A new rota system being introduced for nurses in North Wales could result in staff working an extra unpaid shift each month, it’s been claimed.
Betsi Cadwaladr University Health Board (BCUHB) is behind the changes, which it says are designed to standardise shift patterns, break times and handover periods.
However, employees say the proposals suggested by external consultants PricewaterhouseCoopers would mean a nurse currently working 12 and a half hours will now be unpaid for an hour of their time.
The move is expected to affect thousands of nurses and health care support workers in secondary care across the region, who would need to work extra hours to make up for the loss of some of their paid breaks.
North Wales AM Llyr Gruffydd said some staff he had spoken to were considering quitting their jobs if it goes ahead.
The Plaid Cymru politician said: “Concerned nurses have contacted us because this proposal will backfire badly on the health board.
“The loss of goodwill among thousands of nurses who are already working under immense pressures will probably make matters worse.
“It’s no way to treat skilled, experienced and specialist staff and suggests a cost-cutting exercise promoted by accountants rather than people who understand what it’s like to work on a ward or specialist unit.
“I want BCUHB to reconsider this proposal. It is causing anxiety among staff who don’t need further stress in their working lives.
“Staff morale is already low; this could be the straw that breaks the camel’s back.”
Many nurses currently take their breaks on wards or units and are effectively on call in an emergency.
But Mr Gruffydd warned the changes could lead to the loss of goodwill as staff choose to take their breaks elsewhere.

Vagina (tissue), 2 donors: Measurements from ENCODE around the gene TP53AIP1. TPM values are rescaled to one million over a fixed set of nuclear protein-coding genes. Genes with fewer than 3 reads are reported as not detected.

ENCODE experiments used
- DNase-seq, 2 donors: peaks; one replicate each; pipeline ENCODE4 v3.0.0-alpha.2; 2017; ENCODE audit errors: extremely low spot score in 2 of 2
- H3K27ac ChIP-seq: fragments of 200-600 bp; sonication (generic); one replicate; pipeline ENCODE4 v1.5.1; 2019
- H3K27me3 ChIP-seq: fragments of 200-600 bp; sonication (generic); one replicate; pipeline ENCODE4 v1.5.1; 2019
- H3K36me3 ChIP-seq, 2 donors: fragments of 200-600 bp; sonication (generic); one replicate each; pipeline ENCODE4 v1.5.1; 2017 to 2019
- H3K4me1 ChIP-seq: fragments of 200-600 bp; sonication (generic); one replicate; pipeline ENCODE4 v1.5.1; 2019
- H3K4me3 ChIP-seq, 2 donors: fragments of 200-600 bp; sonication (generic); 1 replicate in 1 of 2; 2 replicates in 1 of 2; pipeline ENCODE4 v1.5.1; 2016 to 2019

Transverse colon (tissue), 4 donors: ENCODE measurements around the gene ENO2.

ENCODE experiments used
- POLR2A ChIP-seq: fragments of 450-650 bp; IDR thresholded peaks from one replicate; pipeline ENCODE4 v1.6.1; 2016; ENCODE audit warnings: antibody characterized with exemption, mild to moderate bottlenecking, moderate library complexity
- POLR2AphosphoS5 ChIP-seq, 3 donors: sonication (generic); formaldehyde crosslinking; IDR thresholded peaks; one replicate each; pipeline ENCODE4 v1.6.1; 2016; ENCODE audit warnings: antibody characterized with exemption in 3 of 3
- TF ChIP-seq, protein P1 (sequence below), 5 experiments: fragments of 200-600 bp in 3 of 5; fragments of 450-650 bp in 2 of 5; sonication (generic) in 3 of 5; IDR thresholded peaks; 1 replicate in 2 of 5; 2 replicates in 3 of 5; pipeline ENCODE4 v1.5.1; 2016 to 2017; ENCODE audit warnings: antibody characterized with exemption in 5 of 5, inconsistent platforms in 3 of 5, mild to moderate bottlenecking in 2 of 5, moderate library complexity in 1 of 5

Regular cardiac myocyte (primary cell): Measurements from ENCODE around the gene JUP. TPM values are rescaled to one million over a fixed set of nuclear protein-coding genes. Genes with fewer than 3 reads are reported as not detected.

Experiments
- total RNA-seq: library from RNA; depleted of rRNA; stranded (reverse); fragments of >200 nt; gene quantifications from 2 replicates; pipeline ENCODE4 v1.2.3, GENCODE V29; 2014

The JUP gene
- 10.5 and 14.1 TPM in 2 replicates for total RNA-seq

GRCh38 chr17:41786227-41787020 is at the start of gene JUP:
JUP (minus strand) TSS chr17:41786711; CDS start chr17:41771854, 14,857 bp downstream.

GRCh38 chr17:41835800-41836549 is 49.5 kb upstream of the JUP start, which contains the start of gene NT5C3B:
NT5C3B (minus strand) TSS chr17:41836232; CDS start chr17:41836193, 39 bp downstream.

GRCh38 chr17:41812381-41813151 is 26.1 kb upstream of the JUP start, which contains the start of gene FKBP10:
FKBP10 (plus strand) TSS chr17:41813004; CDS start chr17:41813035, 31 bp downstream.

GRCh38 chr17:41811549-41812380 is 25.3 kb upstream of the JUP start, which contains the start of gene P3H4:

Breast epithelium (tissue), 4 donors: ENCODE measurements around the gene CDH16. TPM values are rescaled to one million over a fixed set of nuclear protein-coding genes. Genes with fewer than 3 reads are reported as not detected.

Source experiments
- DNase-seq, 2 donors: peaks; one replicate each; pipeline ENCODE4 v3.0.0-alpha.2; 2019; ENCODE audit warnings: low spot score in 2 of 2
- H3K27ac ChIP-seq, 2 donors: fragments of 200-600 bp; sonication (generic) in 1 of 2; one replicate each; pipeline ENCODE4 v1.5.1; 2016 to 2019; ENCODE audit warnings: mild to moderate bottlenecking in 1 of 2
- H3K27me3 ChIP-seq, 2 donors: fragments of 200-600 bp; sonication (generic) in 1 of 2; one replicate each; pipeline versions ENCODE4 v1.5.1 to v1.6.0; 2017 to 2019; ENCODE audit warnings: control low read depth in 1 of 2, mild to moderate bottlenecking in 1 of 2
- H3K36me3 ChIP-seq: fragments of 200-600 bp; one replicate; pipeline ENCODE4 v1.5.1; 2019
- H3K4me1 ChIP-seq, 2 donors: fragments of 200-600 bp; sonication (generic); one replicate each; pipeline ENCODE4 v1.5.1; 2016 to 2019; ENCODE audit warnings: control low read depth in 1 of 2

A petition has been launched against the move by Unite the Union, which has gathered more than 1,300 signatures.
Union officials said it would affect those working in secondary care as well as on children’s wards and within community hospitals.
They said: “Unite believes the the proposed rosters will have a detrimental effect on the work life balance of our members.
“New rosters will potentially impact on child care costs, travel costs, laundry and food costs.
“Unite will vehemently oppose the implementation of any rostered system that is a detriment to our members.”
It was recently revealed that similar changes were being explored at Leighton Hospital in Crewe.
In response to the concerns raised, a senior figure from Betsi Cadwaladr said some elements of the current rota system did not protect the safety of staff and patients.
They added that the new shifts were designed to remove any anomalies around break arrangements and would reduce the board’s reliance on agency staff.
Deborah Carter, acting executive director of nursing and midwifery, said: “We have spent time understanding the current state of our nursing rosters, including the handover periods, break allocation and shift lengths.
“Unwarranted variance was identified whereby some rosters were not consistent with best practice and potentially did not protect the health and safety of our staff and patients to the degree we would like; in particular variation was found in shift patterns and in breaks allocated to staff.
“The proposal currently being consulted on seeks to standardise shift patterns, handover durations, and break durations, across all our divisions.
“Key to this proposal is ensuring that staff receive adequate breaks especially when they are working in longer shift patterns.
“Finally, the proposals also provide an opportunity for us to reduce the reliance upon agency staff in the process.
“This of course has a patient care and staff safety benefit as well as a financial benefit.”
She added that the health board would continue to work with staff and trade unions to address any concerns before the final plans are implemented.
By Liam Randall – Local Democracy Reporter (more here).